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AMIDEAST Tunisia
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pippy1.1



Joined: 24 Sep 2009
Posts: 4
Location: Oakland, CA

PostPosted: Mon May 16, 2011 6:02 pm    Post subject: AMIDEAST Tunisia Reply with quote

I have been offered an interview for a teaching position with AMIDEAST in Tunisia and was wondering if anyone has had recent experience with them.

Also I would love to hear more about the general experience of living and teaching in Tunis. (Cost of living, opportunities for learning Arabic/French, etc.)

FYI-I am a white American female in my late twenties with a SIT TESOL Certificate, and MA in Education and experience working in Kosovo, Turkey and South America.

Thanks in advance for you help.
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holoholo girl



Joined: 16 Jun 2010
Posts: 57
Location: Ottoman Empire dweller

PostPosted: Tue May 17, 2011 12:23 am    Post subject: Reply with quote

You will be paid pennies... so hopefully you do not have to make student loan payments. On the other hand, Tunis is a lovely city- but more expensive than one thinks. If you don't live in the city center and walk to work taxi cabs are expensive and not plentiful at the wrong hours- which typically are the hours you need a taxi to get to work.
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cassava



Joined: 24 Feb 2007
Posts: 175

PostPosted: Tue May 17, 2011 6:04 pm    Post subject: Re: AMIDEAST Tunisia Reply with quote

pippy1.1 wrote:


FYI-I am a white American female in my late twenties



What is the relevance of stating the colour of your skin?
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pippy1.1



Joined: 24 Sep 2009
Posts: 4
Location: Oakland, CA

PostPosted: Tue May 17, 2011 7:02 pm    Post subject: Re: AMIDEAST Tunisia Reply with quote

What is the relevance of stating the colour of your skin?[/quote]

Color of skin is too often relevant, but I think it is just a habit after being referred to like that for so many years.

I actually have only made a few posts here and just thought the more information the better.
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teacherabroad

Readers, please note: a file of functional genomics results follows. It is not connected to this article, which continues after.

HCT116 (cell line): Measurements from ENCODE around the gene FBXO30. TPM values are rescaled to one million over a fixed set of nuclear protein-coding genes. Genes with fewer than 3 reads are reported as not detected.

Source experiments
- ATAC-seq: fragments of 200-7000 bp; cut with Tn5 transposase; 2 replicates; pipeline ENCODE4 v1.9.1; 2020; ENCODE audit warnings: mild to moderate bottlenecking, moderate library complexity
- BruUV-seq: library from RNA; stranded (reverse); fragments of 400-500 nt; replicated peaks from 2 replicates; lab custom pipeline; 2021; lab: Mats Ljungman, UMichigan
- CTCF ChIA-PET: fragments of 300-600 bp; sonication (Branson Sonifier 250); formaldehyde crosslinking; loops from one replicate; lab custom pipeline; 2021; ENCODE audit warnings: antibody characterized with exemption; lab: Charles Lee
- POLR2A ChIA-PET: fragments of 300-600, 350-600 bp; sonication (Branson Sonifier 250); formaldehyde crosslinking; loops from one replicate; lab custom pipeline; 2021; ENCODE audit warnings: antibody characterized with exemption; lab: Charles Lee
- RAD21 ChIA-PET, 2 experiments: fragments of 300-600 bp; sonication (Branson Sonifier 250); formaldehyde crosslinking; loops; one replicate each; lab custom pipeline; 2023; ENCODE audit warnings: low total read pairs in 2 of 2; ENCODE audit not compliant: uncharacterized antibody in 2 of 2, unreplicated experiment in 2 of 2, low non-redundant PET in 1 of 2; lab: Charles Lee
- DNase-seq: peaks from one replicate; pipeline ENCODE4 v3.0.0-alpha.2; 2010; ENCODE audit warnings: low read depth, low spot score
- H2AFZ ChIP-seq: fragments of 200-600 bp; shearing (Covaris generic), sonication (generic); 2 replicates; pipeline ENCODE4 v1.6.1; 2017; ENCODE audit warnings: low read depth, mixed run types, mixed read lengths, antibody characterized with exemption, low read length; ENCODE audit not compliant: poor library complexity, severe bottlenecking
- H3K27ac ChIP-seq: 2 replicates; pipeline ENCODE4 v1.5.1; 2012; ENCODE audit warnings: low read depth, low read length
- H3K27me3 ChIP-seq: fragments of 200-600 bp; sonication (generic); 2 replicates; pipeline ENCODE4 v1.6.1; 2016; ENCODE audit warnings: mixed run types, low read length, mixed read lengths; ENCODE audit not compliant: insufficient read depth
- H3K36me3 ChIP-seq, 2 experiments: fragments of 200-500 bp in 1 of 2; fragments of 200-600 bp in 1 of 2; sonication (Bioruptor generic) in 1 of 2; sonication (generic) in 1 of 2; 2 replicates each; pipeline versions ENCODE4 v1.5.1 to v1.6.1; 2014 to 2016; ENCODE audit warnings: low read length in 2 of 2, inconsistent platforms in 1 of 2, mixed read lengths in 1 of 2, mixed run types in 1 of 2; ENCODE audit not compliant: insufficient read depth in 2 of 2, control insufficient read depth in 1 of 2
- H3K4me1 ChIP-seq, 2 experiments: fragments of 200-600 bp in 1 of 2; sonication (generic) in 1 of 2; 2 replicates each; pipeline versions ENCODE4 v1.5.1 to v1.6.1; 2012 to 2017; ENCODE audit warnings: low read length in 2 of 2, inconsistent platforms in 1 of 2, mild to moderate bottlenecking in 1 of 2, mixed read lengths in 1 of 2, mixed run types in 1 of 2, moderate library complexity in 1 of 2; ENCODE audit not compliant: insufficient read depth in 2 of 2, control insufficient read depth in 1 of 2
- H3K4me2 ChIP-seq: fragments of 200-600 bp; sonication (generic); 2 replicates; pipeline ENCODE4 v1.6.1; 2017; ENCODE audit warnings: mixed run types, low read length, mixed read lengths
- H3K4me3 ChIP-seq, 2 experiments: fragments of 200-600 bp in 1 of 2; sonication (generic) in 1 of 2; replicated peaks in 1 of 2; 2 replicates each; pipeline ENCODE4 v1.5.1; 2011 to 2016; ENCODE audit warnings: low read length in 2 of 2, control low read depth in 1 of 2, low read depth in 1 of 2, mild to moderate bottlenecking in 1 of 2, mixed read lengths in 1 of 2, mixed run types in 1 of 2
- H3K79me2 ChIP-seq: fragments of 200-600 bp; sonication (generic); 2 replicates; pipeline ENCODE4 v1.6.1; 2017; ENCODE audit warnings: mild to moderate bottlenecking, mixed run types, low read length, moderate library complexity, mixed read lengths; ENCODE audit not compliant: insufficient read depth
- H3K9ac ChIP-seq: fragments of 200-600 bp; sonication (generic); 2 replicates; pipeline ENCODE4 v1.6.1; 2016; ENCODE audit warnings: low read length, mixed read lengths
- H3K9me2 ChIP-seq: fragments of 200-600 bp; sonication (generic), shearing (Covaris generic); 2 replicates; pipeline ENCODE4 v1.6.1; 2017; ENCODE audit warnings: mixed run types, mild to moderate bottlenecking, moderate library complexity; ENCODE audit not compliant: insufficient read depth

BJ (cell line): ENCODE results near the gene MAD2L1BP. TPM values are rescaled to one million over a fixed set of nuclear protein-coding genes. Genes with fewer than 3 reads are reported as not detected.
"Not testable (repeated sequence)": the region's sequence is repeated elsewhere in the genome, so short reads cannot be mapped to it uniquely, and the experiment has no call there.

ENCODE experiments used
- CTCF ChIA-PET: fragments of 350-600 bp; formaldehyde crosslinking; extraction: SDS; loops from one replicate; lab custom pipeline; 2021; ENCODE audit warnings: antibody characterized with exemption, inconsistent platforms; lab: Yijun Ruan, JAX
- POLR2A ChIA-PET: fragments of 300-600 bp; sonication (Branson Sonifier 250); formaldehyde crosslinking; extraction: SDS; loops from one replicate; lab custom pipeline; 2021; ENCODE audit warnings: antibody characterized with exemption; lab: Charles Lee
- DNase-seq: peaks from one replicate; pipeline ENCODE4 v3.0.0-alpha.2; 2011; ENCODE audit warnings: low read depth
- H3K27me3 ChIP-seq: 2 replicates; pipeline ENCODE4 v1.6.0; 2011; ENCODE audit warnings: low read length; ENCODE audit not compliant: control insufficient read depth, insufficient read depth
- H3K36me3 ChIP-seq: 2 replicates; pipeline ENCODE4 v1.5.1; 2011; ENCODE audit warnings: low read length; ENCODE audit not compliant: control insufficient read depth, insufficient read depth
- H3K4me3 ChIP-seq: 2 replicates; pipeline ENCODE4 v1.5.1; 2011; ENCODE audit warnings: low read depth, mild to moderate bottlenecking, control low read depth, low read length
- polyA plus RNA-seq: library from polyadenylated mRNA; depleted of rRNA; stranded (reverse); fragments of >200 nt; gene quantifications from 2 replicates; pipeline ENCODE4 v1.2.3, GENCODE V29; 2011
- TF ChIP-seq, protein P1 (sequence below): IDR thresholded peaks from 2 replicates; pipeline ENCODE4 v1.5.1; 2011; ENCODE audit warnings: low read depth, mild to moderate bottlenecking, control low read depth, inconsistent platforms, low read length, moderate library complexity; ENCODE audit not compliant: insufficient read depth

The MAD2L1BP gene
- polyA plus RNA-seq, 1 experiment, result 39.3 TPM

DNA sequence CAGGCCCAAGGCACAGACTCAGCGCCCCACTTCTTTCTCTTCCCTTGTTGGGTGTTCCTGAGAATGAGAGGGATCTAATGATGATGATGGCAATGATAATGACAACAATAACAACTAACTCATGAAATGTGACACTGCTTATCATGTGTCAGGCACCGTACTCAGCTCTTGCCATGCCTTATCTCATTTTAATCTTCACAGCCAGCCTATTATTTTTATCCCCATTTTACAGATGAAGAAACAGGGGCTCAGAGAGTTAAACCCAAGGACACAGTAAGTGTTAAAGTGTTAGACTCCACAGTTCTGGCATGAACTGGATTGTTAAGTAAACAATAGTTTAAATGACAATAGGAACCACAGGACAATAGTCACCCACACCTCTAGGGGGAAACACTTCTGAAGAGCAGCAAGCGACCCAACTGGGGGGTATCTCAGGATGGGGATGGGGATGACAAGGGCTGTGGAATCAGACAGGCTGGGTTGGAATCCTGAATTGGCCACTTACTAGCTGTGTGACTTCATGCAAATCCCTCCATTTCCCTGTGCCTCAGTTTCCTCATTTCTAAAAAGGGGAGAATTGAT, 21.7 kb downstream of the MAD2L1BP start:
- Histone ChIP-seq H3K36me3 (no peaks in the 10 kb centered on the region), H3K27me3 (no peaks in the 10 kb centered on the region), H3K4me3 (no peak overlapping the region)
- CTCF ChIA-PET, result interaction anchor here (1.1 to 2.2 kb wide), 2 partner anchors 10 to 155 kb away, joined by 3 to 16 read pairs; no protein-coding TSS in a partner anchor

Joined: 26 May 2011
Posts: 1

PostPosted: Wed Jun 01, 2011 9:47 pm    Post subject: Reply with quote

If your main reason for coming to Tunisia is to study French/Arabic, I would think twice about taking a job at Amideast. Your schedule does not allow you to commit to language classes. The schedule at Amideast is one of split shifts. You can expect to start at 9 and finish at 9:30 several days a week. Even if that only includes 6 hours of teaching. Management is not particularly accommodating when it comes to trying to structure your classes around the possibility of doing Arabic/French classes. Many teachers come here with the intention of combing language study with teaching, and leave frustrated.

Tunis is not that cheap. And like Hololuly girl says, you get paid peanuts. They will quote you a salary of 2000-2500 dinars when you apply for the job, but do not point out to you that to earn a salary like that, you will be teaching between 35+ hours a week. Something many teachers do. It is not uncommon for teachers to be expected to teach 10 hours a day. This is followed by a bare bones schedule throughout the summer and Ramadan, when there are hardly any hours at all.The emphasis is on number of paying students rather than on quality of teaching. Accommodation is not cheap. If you want to live by yourself for something decent, you will be need to pay 550+ dinars.

For an experienced teacher planning on coming to Tunisia, I would suggest looking into the British Council.
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23klicks



Joined: 30 Aug 2011
Posts: 5

PostPosted: Sun Sep 04, 2011 6:05 am    Post subject: First Post Reply with quote

I wish everyone success and fortune for all their years!
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Concepcion780



Joined: 10 Aug 2011
Posts: 32
Location: United States

PostPosted: Mon Sep 05, 2011 7:47 pm    Post subject: Reply with quote

23klicks- that is a nice way to increase your post count Smile